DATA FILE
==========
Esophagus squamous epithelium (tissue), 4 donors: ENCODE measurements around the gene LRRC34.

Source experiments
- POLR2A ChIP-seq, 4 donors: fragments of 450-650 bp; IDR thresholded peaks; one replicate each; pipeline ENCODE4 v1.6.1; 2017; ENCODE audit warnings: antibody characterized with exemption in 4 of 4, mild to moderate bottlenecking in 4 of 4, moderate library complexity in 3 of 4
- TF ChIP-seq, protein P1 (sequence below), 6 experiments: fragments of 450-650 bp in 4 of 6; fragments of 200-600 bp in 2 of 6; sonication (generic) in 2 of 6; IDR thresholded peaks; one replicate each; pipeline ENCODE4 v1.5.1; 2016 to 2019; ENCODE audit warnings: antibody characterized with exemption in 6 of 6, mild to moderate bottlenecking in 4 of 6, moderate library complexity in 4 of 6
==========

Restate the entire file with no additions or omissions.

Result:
Esophagus squamous epithelium (tissue), 4 donors: ENCODE measurements around the gene LRRC34.

Source experiments
- POLR2A ChIP-seq, 4 donors: fragments of 450-650 bp; IDR thresholded peaks; one replicate each; pipeline ENCODE4 v1.6.1; 2017; ENCODE audit warnings: antibody characterized with exemption in 4 of 4, mild to moderate bottlenecking in 4 of 4, moderate library complexity in 3 of 4
- TF ChIP-seq, protein P1 (sequence below), 6 experiments: fragments of 450-650 bp in 4 of 6; fragments of 200-600 bp in 2 of 6; sonication (generic) in 2 of 6; IDR thresholded peaks; one replicate each; pipeline ENCODE4 v1.5.1; 2016 to 2019; ENCODE audit warnings: antibody characterized with exemption in 6 of 6, mild to moderate bottlenecking in 4 of 6, moderate library complexity in 4 of 6